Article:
When we come to examine the geological structure, we find quite a difference between East and West Hardin . The sands and clays of West Hardin do not extend to any considerable extent east of the Tennessee River. West Hardin lies in that great trough where once existed the ancient ocean, with one of its rocky sides far over in Arkansas and the other now washed by the. Tennessee River. That such an ocean did exist there can be but little question. It is thought to have extended as far north as the mouth of the Ohio River, and that by the gradual upheavel of the land, and the subsequent retiring of the sea, this arm of the ancient ocean. was .finally covered by the waters of the Mississippi River. Then were deposited the sand, gravel, clay, and loam that are to be seen in West Tennessee. It was during that period that the shells, woody fragments, and trunks of trees were deposited in the coffee sand and shell-bed formations, of which we have already spoken. The great gravel bed of West Hardin extends only for a few miles west of the river, near enough to the surface to be met with in digging ordinary wells, but, the green and coffee sand beds spread out for miles west and north-west through the county. The eastern limit of the green sand bed is on a line from the foot of Coffee Bluff north across White Oak Creek to the north boundary line of the county. What we mean by this eastern limit is that the green sand is near enough to the surface to prevent good water being obtained when it is necessary to dig or bore to a depth of from forty to fifty feet.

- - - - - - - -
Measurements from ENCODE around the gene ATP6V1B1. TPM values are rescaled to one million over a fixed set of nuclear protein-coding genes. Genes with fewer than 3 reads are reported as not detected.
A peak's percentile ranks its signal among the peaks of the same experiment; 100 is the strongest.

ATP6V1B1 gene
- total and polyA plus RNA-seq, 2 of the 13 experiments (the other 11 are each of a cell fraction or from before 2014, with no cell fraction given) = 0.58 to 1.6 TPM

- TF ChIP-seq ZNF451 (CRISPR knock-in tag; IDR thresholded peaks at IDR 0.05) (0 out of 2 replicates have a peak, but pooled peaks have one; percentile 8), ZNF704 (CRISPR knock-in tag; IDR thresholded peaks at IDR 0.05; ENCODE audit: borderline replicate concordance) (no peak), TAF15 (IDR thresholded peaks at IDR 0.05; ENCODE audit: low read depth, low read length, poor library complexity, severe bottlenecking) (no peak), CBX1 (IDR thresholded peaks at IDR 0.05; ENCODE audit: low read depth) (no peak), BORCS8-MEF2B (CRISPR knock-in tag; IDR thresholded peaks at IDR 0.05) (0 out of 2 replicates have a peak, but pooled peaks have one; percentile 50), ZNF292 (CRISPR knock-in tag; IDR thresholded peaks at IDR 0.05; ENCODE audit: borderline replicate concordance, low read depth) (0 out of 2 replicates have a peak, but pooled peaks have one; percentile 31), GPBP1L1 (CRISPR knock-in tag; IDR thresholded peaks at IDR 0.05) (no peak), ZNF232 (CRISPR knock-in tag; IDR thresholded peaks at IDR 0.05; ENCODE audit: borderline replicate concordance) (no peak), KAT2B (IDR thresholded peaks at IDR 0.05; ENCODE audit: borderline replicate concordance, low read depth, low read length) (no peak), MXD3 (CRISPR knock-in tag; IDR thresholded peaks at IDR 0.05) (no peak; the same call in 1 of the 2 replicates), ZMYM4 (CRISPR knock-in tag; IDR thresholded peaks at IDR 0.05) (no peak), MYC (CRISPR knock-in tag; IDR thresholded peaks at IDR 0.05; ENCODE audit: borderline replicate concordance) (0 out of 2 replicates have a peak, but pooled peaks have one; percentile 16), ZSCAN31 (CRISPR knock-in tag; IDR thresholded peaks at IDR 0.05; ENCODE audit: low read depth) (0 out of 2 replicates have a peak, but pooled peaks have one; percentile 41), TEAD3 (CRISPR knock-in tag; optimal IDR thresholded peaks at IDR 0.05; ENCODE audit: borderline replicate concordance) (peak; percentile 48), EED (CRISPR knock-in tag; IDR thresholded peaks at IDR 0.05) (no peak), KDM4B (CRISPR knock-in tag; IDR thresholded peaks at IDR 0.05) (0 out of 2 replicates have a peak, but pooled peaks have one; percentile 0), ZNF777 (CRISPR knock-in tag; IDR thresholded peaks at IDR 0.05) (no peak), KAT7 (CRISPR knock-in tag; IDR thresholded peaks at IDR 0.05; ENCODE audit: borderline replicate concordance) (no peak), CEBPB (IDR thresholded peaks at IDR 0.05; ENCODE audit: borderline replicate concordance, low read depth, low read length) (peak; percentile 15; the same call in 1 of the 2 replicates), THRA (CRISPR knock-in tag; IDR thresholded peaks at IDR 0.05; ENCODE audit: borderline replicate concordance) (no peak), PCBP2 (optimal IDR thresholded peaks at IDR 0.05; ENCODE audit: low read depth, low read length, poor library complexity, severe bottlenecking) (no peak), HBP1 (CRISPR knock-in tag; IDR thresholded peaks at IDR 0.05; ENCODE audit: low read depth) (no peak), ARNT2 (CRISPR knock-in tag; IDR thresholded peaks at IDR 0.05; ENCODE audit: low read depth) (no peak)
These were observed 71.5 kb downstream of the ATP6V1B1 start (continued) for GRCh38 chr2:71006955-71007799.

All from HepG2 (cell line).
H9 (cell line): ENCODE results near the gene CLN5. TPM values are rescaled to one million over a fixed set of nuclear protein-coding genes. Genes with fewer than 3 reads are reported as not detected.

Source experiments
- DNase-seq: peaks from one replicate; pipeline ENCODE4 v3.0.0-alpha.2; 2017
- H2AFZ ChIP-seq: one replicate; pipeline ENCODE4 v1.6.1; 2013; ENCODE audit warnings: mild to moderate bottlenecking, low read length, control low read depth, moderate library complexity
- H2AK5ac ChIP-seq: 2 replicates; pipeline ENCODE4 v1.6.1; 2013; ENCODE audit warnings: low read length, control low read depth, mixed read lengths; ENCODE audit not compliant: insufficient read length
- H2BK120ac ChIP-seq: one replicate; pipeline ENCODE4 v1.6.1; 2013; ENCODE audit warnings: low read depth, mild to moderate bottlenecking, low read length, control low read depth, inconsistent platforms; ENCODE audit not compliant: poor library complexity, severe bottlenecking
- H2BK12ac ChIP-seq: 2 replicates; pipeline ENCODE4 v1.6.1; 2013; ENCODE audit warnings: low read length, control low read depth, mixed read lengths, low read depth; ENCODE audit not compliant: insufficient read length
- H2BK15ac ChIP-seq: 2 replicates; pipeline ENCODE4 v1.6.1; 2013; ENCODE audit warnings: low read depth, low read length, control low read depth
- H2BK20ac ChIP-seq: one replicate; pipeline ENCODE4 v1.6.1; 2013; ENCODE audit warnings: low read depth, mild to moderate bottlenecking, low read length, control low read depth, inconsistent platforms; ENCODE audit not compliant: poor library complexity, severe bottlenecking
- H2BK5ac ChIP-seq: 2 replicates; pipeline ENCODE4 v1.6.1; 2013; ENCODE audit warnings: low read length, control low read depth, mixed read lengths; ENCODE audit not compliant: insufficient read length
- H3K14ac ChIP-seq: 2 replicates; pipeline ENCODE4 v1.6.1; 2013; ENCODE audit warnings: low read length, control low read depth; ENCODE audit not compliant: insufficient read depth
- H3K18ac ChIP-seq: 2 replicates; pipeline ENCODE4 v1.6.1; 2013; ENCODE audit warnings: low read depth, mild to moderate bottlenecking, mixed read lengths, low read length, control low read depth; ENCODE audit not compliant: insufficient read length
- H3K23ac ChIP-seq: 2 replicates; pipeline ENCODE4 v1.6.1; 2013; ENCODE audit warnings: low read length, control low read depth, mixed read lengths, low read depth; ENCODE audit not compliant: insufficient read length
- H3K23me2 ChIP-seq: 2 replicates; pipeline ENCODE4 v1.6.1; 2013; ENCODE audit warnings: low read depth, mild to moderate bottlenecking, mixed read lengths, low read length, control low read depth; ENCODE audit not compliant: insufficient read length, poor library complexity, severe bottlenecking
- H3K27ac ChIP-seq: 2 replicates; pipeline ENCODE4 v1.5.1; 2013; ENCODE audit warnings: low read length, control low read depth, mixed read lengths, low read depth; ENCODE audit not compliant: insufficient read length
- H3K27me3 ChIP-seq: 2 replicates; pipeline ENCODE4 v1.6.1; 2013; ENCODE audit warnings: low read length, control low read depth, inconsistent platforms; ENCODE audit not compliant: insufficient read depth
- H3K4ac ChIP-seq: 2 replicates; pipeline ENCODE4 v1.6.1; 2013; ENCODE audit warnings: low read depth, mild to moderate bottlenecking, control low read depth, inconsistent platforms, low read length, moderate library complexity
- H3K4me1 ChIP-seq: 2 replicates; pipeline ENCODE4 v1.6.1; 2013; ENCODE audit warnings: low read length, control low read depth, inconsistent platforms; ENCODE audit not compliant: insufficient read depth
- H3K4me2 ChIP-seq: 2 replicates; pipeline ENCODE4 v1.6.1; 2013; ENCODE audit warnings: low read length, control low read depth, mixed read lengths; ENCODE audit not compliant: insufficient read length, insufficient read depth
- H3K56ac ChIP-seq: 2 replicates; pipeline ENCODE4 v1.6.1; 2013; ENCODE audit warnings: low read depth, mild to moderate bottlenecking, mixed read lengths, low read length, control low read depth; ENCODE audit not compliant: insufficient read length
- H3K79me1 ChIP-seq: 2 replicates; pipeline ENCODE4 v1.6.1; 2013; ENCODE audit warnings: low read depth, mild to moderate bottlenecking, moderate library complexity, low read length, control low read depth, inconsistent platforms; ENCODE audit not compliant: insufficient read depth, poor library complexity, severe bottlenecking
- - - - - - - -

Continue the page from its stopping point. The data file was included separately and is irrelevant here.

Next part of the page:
As we have already said, many curiosities are found in this great sand bed in digging deep wells. Sometimes quantities of shells, woody fragments, and even large logs, are met with from forty to sixty feet under ground. In one well, among the many containing curiosities that we have examined, water was struck about sixty feet from the surface in what appeared to be a bed of logs and limbs of trees. Just how this timber became located at such a depth has been a great puzzle to those who do not understand the history of the formations of West Tennessee.

No limestone of account is seen west of the river, except in the Ninth District. The hills and valleys of the Thirteenth District are almost destitute of rocks of any kind. The gravel bed is plainly seen on Miles' Branch, west of Saltillo, but occurs no more west of here in the Thirteenth District.